Sun, Oct 31, 2004 - Page 19 News List

An artist in and out of love

Conceptual artist Susan Kendzulak bares her soul in 'Relationship Crisis Hotline'

By Diana Freundl  /  STAFF REPORTER

Susan Kendzulak rests on an oversized pillow. The pillow is part of a new project called Relationship Crisis Hotline on exhibit at Nanhai Gallery in Taipei

PHOTOS: DIANA FREUNDL, TAIPEI TIMES

If your house is broken into, you call the police. If you break your leg, you call an ambulance. But who do you call when someone breaks your heart? Is there really a relationship crisis hotline you can call after a serious break-up?

What began as a business card offering counseling services to those experiencing difficulties in love is now the basis of an exhibition, Relationship Crisis Hotline at the Nanhai Gallery.

A Taipei-based artist and contributing writer for the Taipei Times and various art publications, Susan Kendzulak's new project is part of an ongoing series titled Everything is Dangerous, which began in 1985 and includes an installation called Disasters at the Kaohsiung Container Festival (2001) and Safer City, which was part of the CO2 show at Huashan in 2002.

Her latest work is based largely around the break-up of her marriage and explores how intense pain can also serve as inspiration for creativity.

"Experiencing a trauma is incredibly painful, but it becomes erotic as you are dealing with yourself so intensely, minute by minute, day by day, acutely feeling every sensation and soon developing a very strong self-awareness and self-love. It's a bit like JG Ballard's Crash, which ecroticized car accidents," Kendzulak said.

The exhibition can be seen in two parts: the visual, which includes a massive oversized pillow inside a sterile (almost clinical) white room; and the informative: supplying a wealth of information on how to cope with break-up and depression.

As conceptual art, Kendzulak's installation replaces an object with an idea, making it difficult to document as something tangible. It's an individual's experience of both the exhibit and group discussions generated after that constitute the art, and in turn blur the boundaries between life and art.

"The project is a bit activist and a bit performance, because I do want to help people who are hurting after a serious break-up. But it's also questioning whether art can be passed to others via a business card," she said.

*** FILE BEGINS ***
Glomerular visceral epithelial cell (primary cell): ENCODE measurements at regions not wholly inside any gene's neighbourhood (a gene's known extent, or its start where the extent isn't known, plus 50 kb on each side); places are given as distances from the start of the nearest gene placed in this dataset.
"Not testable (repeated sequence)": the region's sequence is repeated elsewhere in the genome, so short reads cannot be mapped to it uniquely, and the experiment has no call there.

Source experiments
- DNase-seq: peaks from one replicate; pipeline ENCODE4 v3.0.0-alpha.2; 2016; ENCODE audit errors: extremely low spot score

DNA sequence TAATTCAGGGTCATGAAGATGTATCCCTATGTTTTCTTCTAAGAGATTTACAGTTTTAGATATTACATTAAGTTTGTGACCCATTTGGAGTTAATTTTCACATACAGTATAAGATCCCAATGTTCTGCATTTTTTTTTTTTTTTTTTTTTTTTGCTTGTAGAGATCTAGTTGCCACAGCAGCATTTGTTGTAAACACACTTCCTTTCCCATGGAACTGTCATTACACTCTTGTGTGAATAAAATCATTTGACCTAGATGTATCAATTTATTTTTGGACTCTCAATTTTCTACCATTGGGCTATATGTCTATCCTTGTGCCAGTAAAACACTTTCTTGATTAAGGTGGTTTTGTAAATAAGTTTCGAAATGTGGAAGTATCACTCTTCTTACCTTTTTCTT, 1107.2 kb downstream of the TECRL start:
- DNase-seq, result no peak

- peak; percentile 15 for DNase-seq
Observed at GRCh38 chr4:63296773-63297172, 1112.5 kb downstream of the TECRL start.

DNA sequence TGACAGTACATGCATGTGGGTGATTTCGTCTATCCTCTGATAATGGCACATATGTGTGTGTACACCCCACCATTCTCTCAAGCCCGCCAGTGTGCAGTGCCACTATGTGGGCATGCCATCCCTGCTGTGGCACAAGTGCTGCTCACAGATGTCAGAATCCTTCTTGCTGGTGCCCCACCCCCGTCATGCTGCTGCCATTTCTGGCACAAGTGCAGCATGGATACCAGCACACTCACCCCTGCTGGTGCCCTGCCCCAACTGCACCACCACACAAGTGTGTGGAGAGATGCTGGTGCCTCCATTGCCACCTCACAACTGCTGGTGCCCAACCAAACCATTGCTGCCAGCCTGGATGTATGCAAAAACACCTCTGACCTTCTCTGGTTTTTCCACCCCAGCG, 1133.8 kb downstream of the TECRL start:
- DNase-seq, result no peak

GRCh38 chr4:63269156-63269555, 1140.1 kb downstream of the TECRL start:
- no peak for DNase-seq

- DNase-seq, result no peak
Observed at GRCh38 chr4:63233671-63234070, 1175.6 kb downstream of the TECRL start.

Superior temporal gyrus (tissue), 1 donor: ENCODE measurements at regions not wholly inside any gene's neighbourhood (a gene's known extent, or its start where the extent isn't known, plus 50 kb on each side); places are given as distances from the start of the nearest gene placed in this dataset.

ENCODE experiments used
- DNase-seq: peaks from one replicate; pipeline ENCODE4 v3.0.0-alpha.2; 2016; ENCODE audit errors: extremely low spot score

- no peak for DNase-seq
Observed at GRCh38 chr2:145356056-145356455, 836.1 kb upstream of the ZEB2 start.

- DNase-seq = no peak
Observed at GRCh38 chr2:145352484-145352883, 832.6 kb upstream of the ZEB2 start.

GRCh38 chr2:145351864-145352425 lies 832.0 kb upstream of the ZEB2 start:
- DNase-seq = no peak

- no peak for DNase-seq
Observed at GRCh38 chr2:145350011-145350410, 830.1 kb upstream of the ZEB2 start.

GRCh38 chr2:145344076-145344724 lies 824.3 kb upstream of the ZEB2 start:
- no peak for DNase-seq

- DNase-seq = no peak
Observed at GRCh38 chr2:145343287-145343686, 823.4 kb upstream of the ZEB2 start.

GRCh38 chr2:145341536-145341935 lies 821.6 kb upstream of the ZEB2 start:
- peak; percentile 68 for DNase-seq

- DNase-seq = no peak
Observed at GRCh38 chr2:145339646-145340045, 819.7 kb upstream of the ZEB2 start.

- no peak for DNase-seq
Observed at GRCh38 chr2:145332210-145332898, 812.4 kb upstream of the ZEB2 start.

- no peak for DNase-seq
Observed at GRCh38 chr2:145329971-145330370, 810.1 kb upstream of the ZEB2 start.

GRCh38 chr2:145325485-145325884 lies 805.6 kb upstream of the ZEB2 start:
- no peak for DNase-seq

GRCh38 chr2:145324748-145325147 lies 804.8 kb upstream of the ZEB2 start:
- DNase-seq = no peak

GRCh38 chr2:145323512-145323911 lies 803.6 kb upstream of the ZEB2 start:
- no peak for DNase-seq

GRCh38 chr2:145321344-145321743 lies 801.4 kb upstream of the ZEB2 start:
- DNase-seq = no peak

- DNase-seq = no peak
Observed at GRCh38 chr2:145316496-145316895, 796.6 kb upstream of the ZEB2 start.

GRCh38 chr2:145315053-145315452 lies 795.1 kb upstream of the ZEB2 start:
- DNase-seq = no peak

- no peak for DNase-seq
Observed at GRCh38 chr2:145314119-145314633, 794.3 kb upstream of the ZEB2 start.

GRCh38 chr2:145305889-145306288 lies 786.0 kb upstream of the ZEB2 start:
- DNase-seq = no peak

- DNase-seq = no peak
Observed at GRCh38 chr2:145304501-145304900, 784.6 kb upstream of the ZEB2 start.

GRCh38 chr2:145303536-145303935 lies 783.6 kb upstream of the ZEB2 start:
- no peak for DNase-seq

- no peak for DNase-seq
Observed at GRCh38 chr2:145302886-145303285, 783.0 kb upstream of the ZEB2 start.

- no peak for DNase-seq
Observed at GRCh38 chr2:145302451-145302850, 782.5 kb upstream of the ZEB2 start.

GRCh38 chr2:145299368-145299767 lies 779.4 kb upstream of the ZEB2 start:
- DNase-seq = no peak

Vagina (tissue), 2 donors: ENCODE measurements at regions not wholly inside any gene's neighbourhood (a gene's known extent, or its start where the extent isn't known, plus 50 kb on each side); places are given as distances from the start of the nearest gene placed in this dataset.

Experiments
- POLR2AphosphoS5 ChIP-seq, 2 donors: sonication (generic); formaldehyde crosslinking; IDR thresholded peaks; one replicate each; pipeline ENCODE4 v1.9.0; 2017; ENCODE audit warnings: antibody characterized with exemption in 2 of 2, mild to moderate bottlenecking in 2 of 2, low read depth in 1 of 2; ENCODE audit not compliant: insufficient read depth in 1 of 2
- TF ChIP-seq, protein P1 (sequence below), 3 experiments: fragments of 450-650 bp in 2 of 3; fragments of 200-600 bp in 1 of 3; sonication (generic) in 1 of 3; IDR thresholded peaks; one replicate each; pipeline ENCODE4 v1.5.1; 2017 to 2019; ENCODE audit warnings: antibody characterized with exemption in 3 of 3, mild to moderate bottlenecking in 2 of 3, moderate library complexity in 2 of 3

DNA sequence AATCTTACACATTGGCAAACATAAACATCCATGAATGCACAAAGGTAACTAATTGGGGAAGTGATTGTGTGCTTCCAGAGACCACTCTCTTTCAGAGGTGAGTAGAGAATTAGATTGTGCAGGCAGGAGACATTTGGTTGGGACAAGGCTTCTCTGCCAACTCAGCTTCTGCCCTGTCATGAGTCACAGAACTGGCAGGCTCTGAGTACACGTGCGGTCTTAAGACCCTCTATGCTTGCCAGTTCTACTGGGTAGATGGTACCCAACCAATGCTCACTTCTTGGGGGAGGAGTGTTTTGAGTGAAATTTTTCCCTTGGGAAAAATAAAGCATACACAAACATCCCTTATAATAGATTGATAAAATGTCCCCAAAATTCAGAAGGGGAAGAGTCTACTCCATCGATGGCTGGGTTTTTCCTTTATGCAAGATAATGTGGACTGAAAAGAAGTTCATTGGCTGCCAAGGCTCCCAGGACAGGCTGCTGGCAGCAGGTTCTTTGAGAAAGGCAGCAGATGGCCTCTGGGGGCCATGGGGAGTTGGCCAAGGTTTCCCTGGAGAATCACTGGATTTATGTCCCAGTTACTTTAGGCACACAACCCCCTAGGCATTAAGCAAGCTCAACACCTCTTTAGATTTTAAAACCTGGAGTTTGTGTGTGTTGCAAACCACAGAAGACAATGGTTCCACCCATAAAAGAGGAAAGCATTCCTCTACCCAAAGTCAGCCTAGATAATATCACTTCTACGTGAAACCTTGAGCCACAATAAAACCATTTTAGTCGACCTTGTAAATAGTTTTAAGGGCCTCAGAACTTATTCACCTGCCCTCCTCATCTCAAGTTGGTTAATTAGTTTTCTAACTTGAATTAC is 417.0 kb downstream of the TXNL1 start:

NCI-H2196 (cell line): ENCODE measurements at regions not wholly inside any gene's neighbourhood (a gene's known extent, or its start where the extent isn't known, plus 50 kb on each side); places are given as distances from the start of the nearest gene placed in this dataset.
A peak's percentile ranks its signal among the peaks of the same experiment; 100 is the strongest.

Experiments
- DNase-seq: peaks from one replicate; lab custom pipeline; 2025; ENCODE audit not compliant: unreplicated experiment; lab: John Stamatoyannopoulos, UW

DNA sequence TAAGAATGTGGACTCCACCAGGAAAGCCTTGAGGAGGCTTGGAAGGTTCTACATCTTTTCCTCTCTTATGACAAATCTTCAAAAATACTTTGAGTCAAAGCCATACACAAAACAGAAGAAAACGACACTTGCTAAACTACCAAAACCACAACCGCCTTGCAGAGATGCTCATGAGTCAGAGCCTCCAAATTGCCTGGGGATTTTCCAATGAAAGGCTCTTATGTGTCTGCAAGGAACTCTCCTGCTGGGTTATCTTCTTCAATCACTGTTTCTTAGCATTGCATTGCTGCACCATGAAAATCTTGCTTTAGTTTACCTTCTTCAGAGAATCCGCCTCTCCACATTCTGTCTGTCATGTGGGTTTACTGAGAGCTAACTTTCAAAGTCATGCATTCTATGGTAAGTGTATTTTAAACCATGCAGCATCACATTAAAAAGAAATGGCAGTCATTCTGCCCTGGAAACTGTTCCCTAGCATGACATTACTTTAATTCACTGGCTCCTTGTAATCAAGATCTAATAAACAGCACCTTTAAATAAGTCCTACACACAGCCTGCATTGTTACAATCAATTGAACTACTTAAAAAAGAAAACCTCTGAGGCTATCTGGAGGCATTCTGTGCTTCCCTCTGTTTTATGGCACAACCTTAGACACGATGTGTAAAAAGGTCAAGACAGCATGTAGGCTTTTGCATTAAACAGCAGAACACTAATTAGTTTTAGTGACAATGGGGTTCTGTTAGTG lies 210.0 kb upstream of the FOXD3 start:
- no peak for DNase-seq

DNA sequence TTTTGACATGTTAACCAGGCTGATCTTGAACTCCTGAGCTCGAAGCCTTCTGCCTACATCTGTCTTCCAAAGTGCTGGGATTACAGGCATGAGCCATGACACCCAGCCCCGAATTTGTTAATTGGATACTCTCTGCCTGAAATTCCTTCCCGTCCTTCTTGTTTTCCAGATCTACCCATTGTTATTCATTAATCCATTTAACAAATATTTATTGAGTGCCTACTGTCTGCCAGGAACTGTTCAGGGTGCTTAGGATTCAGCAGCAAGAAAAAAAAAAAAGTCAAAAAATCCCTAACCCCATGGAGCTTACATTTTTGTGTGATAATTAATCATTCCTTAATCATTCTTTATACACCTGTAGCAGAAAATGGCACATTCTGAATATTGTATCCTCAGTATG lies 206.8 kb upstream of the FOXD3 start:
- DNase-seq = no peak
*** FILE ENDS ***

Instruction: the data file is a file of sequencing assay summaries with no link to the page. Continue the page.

Her research into the subject spans numerous academic publications on gender-related issues, in addition to a collection of popular self-help books. She never claims to be a professionally trained counselor and said the service is mostly for people she knows and who likewise understand it as art.

"It's real life made into art and hopefully should read on many levels; like does art have to be an object? Or can a thought, an interaction, or an experience qualify?" she asked.

Sol Lewitt, a pioneer of conceptual art in the 1930s, said, "Ideas can be works of art; they are in a chain of development that may eventually find some form. All ideas need not be made physical."

The concept of a relationship crisis hotline as a work of art involves the entire process from Kendzulak's experiences to the choice of materials she uses, and -- most importantly -- to the impact it has on the viewer.

"I don't know what people will get from my exhibition. Will they find it peaceful, sad, tragic, pathetic? What I do hope is that it will get the topic of depression [related to break-ups] into public discourse, rather than staying a shameful secret," Kendzulak said.

Susan Kendzulak is a contributing reporter for the Taipei Times and other publications.

Performance note:

What: Relationship Crisis Hotline (伴侶關係危機處理熱線), a new project by Susan Kendzulak

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